Sunday, February 28, 2010

From Supersize to Minimize

We've all heard ad nauseum about corporate downsizing and its ripple impact on the economy. What the media has failed to report are stories of real people who have had to downsize. People who were once in the top 1% of the population with wealth in excess of $1 million who have since been reduced to the verge of bankruptcy.

"Jim and Sophie" and "Kevin and Monica" came to Nevada from Texas and Colorado respectively in 2005. Like my husband and me, they were established builders lured to Nevada by the seeming unending need for luxury homes. Jim and Sophie rode the rising tide in prestigious Roma Hills. They built and sold three luxury spec homes in three years, and spurred by their success, they built two more homes and bought two more bare lots, ignoring the predictions of a sagging global economy. After all, Nevada seemed recession-proof with the unending development of casinos and live entertainment. In fact, Wynn was about to open its second property, Encore in 2008.

Kevin and Monica built and sold their home and upgraded to a larger one and were building another spec home. Then, the financial markets imploded right before the historic US Presidential elections of 2008. As house values plummeted, Jim & Sophie and Kevin & Monica watched their personal wealth dwindle to the point that they could no longer afford the payments on their spec projects for which they had borrowed heavily to build.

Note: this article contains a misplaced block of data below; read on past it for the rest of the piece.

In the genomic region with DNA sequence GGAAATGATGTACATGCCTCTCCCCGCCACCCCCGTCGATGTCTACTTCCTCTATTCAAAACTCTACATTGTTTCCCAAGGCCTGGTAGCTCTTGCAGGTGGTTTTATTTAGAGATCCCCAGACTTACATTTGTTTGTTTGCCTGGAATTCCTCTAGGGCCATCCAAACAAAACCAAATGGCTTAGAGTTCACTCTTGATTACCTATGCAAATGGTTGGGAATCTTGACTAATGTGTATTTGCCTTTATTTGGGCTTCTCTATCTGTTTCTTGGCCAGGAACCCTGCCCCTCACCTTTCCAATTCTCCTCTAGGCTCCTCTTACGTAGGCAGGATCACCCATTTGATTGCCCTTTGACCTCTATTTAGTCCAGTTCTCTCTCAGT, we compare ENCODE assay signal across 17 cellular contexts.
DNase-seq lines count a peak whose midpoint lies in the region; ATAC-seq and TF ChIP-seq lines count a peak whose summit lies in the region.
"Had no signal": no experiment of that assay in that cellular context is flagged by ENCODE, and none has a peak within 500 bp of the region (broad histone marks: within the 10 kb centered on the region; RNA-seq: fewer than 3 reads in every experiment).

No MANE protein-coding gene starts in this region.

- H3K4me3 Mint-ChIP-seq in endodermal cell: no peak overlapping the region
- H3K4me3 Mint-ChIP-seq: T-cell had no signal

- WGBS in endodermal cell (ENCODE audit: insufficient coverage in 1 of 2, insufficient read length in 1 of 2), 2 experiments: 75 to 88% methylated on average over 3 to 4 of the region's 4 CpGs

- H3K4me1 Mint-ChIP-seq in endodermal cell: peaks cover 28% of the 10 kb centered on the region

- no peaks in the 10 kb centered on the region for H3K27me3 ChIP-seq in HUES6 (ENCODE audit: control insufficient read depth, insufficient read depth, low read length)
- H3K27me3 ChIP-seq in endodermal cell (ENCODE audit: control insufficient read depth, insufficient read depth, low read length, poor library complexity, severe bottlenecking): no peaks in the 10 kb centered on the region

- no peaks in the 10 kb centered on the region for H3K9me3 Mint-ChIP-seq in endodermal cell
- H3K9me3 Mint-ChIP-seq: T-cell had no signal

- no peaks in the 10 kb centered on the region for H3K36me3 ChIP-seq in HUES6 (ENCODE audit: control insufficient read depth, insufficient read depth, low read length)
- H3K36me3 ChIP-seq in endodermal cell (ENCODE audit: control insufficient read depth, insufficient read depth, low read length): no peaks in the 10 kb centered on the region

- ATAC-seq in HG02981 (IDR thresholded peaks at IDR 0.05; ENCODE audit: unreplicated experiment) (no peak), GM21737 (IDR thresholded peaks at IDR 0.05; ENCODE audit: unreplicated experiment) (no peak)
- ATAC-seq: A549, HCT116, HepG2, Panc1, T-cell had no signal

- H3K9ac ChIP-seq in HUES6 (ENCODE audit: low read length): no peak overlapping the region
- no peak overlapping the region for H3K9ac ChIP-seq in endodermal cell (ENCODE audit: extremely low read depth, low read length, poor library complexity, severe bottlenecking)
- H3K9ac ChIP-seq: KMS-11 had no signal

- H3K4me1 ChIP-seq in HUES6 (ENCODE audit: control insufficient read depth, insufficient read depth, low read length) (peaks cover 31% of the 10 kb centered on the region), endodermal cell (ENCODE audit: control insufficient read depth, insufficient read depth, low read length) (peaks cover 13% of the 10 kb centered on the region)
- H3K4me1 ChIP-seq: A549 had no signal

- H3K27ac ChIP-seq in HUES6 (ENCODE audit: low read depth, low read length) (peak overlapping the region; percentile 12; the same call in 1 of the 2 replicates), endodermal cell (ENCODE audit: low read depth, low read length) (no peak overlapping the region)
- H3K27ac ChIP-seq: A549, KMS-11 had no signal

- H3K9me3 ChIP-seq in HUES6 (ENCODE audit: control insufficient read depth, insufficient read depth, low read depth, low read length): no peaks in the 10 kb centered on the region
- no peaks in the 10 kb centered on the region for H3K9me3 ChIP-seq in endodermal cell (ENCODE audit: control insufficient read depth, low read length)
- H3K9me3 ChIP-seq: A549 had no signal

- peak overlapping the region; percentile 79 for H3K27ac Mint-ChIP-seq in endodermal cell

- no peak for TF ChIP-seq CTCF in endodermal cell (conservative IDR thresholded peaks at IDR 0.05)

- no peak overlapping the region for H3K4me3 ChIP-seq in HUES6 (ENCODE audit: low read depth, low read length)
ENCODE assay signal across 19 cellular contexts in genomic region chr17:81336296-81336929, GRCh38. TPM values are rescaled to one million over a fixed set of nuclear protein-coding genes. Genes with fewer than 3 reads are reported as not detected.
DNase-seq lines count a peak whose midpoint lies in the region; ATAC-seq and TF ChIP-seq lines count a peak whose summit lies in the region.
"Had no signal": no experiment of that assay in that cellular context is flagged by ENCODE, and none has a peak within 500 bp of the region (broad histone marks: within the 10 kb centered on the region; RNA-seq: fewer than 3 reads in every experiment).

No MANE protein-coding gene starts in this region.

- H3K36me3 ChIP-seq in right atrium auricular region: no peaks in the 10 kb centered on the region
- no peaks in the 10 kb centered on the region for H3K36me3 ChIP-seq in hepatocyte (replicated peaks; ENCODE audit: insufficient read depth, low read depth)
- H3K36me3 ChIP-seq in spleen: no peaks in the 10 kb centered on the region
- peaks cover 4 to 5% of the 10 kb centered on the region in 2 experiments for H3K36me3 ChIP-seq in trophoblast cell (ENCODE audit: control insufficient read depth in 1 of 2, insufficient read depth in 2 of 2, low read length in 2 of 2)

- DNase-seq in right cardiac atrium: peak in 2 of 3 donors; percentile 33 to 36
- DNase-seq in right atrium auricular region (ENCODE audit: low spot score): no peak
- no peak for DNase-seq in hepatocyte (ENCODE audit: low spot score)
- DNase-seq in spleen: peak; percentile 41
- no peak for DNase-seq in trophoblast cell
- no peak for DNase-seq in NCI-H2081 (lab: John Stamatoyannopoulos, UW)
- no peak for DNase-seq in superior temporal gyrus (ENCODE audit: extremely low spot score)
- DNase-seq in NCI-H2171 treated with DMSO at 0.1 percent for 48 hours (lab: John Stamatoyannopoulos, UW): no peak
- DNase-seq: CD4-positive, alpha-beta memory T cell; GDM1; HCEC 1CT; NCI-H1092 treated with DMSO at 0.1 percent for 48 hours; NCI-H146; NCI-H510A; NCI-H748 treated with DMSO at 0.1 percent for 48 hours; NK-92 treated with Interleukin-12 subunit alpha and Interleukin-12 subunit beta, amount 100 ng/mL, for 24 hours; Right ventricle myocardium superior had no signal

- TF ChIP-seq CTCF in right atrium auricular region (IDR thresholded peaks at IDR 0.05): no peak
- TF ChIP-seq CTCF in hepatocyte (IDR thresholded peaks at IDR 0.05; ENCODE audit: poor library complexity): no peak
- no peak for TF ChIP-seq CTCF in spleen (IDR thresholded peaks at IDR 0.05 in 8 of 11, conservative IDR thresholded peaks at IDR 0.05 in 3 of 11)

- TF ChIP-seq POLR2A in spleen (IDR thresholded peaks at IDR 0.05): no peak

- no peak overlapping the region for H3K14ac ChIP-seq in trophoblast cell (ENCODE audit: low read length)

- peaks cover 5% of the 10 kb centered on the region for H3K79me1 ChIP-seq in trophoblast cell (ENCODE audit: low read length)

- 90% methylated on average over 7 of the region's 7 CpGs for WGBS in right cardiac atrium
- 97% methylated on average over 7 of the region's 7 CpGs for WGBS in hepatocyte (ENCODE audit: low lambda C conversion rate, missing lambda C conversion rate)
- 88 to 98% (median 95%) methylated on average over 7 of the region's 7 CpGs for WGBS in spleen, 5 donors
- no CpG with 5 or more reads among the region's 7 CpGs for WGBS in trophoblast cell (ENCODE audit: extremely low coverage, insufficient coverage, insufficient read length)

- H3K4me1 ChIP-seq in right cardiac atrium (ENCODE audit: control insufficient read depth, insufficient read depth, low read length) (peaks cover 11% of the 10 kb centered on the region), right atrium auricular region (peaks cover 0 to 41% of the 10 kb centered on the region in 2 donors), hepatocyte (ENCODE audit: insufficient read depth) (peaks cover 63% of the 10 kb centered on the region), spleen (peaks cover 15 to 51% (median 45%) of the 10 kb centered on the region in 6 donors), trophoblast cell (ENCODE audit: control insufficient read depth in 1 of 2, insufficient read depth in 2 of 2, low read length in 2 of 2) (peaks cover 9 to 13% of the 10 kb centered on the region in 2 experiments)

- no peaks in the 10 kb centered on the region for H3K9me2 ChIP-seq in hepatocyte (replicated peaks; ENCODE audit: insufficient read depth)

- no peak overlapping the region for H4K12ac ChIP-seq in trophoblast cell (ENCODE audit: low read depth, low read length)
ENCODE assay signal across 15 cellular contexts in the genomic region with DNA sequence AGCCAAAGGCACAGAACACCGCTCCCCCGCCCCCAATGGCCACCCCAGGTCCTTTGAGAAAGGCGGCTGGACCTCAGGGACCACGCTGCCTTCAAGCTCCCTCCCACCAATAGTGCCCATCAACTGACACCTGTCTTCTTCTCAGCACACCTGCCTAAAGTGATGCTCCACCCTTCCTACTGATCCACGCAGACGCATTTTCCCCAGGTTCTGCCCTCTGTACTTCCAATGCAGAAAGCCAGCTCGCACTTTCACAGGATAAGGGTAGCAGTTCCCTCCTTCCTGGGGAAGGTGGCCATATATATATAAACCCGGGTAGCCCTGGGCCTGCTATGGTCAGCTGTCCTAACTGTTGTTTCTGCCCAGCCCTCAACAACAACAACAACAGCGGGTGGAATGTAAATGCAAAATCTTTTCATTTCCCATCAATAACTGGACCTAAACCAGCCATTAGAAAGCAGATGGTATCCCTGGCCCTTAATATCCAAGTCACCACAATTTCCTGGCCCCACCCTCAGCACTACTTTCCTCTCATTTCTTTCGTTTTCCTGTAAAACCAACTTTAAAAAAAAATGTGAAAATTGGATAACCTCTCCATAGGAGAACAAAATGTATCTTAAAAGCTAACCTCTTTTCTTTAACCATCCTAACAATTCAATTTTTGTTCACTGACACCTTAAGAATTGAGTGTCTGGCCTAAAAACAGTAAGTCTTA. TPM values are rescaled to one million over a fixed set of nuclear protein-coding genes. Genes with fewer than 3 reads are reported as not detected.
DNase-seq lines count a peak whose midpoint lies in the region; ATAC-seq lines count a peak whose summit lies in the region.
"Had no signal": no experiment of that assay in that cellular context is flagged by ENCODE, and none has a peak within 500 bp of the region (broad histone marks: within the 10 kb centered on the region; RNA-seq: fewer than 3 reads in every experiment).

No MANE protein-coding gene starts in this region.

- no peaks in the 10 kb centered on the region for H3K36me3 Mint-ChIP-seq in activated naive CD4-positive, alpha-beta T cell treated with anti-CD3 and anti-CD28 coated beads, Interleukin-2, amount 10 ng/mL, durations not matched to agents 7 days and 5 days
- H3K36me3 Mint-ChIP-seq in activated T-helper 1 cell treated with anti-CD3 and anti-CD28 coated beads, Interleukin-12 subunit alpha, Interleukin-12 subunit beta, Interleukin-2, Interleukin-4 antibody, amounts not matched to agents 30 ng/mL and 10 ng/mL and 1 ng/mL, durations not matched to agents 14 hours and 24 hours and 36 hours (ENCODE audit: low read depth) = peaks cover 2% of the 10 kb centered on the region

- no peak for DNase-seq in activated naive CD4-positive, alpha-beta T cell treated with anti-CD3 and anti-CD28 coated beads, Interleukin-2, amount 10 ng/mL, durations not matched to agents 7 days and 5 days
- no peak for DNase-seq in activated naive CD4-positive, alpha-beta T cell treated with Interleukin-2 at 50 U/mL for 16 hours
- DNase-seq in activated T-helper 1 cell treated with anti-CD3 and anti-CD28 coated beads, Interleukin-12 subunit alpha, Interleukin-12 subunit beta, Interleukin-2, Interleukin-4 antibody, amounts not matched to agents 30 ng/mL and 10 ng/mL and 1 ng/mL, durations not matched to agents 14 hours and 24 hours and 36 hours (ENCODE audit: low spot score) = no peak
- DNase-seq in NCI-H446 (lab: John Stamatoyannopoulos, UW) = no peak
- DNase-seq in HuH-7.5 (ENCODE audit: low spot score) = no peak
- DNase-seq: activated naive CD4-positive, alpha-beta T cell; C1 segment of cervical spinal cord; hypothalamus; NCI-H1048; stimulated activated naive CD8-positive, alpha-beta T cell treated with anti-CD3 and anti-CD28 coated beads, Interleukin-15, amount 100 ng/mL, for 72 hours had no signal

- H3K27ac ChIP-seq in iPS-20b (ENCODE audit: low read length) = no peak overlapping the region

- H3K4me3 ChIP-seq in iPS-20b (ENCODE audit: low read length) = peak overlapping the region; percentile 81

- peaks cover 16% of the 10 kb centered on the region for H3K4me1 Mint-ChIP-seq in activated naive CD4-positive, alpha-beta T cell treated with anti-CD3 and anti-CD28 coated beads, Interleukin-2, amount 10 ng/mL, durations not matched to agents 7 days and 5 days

In less than nine months, these couples were forced out of their homes unable to renegotiate with the banks on their loans. These banks had been "bailed out" but were in no mood to bail out small business owners who had been productive members of society, providing consistent employment to several construction tradesmen.

Our fate had been slightly better because my husband had been more astute about reading the economic signs. Our loss while great was not as significant. We were able to leave with dignity, offering our home at a loss to us, but not to the bank.

Yes, due to the uncertainty, we decided to downsize and minimize. Who needs a 7000 SF home after all and three dining room sets and five bedroom sets? And all the decorator items we had accumulated but really did not even use. It helped put things in perspective. We are luckier than most. We still own assets and we learned an important lesson. Minimalism is something to embrace. All the household items we collected for years for the kids - they don't appreciate them as much as we do. All the trouble and expenses we incurred storing and transporting them for years were in essense a waste.

Minimizing is good. It frees us to focus on the important things in life and helps us thank God for our health and family and real friends. This is true wealth - that which frees rather than encumbers.

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